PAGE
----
One of these, the LG G8 ThinQ, is already confirmed. The flagship device will have a vibrating OLED screen for a speaker, and a quad DAC if you’d rather use headphones. Incidentally, this all but confirms that the phone will have a headphone jack. Finally, the phone also has a 3D front camera. That should mean it’s pretty good at face recognition, but it also explains how the phone’s gesture recognition could work.
The second phone, the LG V50 ThinQ, is yet to be officially confirmed, but the number of leaks means its existence is all but guaranteed. The big thing we know about the phone is that it’s the first from LG to support 5G, which could end up being a deciding factor for anyone who needs to make the leap from 4G this year.
Outside of its flagship handsets, LG will also be showing off its new midrange devices, the LG Q and K series. The LG Q60 and K50 are 6.26-inch handsets, with triple-camera and dual-camera arrays, respectively, while the K50 is a smaller 5.7-inch device with just a single camera on its rear.
What LG definitely won’t have is a folding phone. Despite the fact that the company’s rollable OLED TV is actually going on sale this year, LG has said that it thinks it’s “too early” to bring the same concept to a smartphone.
Between its flagships, LG has two intriguing-sounding handsets on its hands, which is two more than the company normally manages to put out in a year.
Sony goes ultra wide
If there’s one aspect that Sony’s last major handset, the XZ3, got right, it was its screen. The rest of the phone may have been more average, but that gorgeous OLED display certainly wasn’t. At MWC this year, rumors suggest that the display is once again going to be the main focus of Sony’s latest handset, which looks like it’s going to come equipped with an ultra-wide screen with a 21:9 aspect ratio. That means that apps will be able to display more content vertically on the phone, but it should also allow any films that use the aspect ratio to be shown without any black bars below or above them.
Outside of the screen, details about the new handset are a little bit slimmer. Although rumors initially suggested it would be called the Xperia XA3, they’re now pointing toward the Xperia 10 as a potential name. As is tradition for flagship phones, Sony is expected to launch an Xperia 10 Plus version of the handset alongside this regular-sized model.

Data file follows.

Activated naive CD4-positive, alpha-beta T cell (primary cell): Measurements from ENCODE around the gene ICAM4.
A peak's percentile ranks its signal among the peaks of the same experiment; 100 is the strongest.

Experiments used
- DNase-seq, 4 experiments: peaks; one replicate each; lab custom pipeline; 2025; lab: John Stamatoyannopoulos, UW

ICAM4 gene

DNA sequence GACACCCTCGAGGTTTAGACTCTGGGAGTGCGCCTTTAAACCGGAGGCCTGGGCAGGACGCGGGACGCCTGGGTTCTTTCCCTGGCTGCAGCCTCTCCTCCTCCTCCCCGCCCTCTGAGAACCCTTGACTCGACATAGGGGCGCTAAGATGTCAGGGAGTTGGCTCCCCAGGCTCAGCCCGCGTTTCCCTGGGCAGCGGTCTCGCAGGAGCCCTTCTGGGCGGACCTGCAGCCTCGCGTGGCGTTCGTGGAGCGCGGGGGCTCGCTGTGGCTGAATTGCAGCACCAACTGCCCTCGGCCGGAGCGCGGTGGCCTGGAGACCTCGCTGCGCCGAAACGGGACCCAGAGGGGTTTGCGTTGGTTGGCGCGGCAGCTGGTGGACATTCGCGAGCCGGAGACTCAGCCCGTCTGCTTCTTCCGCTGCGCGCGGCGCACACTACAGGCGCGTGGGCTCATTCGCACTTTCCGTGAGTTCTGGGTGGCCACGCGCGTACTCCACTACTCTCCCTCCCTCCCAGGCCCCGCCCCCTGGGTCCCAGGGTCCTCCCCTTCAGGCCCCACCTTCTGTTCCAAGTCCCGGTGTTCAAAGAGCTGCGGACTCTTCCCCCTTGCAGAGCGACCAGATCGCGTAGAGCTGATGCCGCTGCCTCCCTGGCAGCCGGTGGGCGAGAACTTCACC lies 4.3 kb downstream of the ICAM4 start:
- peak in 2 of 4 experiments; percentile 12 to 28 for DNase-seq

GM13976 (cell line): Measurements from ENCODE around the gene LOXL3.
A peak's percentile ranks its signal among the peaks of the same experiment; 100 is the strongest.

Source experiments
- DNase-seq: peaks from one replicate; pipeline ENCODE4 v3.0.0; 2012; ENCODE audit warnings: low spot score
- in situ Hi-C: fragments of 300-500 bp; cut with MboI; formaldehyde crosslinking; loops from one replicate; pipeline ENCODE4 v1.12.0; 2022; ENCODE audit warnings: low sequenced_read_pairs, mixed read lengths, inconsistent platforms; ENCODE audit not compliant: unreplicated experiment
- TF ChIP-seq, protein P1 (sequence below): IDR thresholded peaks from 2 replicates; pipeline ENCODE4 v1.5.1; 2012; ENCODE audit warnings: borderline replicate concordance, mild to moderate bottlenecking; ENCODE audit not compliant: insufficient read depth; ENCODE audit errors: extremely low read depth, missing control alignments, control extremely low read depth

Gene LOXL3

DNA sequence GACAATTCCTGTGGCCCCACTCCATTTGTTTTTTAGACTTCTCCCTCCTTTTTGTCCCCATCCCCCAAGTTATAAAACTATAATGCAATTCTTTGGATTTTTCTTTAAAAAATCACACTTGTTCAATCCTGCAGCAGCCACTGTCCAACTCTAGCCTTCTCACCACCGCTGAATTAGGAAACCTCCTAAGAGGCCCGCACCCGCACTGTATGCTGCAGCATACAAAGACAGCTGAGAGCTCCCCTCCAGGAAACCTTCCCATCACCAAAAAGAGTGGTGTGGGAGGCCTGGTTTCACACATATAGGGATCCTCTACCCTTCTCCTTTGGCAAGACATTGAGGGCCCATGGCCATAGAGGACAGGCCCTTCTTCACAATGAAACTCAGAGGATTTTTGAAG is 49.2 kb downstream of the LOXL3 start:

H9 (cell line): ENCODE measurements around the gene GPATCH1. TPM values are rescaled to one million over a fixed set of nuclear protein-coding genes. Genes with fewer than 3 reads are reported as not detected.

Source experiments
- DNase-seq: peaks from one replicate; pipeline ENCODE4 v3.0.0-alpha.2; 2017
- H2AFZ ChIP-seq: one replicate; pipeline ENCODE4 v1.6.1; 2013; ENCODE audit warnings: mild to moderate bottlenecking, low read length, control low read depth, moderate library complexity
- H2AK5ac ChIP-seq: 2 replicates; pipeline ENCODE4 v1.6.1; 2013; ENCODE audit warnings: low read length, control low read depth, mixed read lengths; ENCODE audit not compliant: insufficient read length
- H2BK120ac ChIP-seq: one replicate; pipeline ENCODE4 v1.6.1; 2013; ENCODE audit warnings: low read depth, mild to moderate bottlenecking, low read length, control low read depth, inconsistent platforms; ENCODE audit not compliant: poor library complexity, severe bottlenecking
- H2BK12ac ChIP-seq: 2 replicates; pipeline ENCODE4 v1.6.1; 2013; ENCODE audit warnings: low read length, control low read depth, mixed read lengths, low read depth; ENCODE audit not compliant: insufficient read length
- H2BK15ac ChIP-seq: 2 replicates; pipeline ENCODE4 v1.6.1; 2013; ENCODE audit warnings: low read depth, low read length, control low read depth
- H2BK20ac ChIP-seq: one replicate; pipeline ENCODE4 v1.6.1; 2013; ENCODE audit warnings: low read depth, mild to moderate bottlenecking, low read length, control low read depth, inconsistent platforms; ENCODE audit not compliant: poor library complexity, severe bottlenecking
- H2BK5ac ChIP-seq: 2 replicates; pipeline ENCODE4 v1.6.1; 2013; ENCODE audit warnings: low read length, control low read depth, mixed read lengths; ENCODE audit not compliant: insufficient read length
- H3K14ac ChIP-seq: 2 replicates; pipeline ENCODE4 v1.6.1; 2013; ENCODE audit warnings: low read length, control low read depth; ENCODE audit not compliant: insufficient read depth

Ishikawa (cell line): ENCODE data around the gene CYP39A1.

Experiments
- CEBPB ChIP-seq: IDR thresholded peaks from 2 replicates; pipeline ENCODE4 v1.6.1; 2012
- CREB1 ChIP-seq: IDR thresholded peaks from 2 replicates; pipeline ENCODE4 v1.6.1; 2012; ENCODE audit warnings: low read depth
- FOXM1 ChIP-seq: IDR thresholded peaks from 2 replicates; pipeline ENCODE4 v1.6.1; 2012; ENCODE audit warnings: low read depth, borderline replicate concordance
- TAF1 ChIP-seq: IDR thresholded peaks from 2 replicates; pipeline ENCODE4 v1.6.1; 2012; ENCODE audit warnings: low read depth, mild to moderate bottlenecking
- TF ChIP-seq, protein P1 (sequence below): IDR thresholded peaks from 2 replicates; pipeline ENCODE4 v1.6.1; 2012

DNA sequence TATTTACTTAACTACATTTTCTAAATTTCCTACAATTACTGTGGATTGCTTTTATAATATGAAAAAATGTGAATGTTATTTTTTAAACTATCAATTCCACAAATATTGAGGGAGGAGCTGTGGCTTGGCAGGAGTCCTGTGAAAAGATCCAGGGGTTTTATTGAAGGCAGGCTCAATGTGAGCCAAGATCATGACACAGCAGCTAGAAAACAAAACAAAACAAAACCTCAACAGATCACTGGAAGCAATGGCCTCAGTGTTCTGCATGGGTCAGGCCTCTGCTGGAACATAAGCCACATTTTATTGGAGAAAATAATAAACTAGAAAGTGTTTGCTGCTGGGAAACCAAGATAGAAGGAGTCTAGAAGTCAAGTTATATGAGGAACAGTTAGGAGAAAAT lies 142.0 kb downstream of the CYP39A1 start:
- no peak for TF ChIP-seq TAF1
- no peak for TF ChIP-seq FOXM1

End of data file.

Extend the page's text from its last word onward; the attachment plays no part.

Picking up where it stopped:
HMD looks to Nokia’s future
At the last couple of MWCs, HMD has used its Nokia brand to “revive” two of its feature phones from the ‘90s, the Nokia 3310 and the Nokia 8110. Both phones made a big splash during preview events, only for people to suddenly realize that actually using a feature phone in the age of the smartphone is hard.
This year, it doesn’t sound like HMD has any plans to revive another retro Nokia handset. Instead, it seems like we might finally get to see the Nokia 9 PureView, a smartphone with a dizzying five cameras on its rear. It’s a striking design, but considering the things the Pixel 3 is able to do with just a single rear camera, we’re going to reserve judgment until we see the photographs the new PureView is capable of.
The return of Microsoft’s HoloLens
Almost three years after Microsoft first made the HoloLens available, it looks set to finally announce a successor at MWC 2019. That is if a cryptic teaser video tweeted by its creator, Alex Kipman, is anything to go by.
The original HoloLens had a lot of promise. It was an entirely self-contained augmented reality headset, with no need for an external PC or motion trackers to work. The problem was that it was limited by a very narrow field of view and a bulky construction. Even if the only thing Microsoft does is address these faults, HoloLens 2 would immediately be well on its way to being a much more viable mass-market product.
Considering the mobile focus of the trade show, MWC doesn’t initially make sense as a venue for a major HoloLens announcement. However, the original HoloLens runs on a mobile processor, a 2015 Intel Atom SoC. After Intel exited the smartphone market in 2016, that means any new HoloLens hardware would almost certainly use a Qualcomm chip, making MWC an appropriate venue for an announcement considering the presence Qualcomm tends to have at the show.
Oppo zooms in
Two years ago, Oppo came to MWC with a prototype smartphone camera that packed an impressive 5x optical zoom, which allowed it to zoom into subjects without the loss of detail that’s typical of the digital zooms that most phone cameras use.
Oppo’s 5x optical zoom prototype never made it into a commercial device, but this won’t stop the company from going a step further at this year’s show where it plans to show off a camera module capable of offering 10x optical zoom. After what happened to its previous model, we’re going to reserve judgment until we see it in a commercial device. But sample footage released by the company paints an impressive picture of what it could be capable of.
After years of identical devices and minor spec bumps, this year’s MWC looks set to provide the venue where phone manufacturers can shake things up a little bit. Samsung may not be announcing its flagship phone at the show this year, but in its absence, its competitors seem to have gained more confidence to make MWC their own.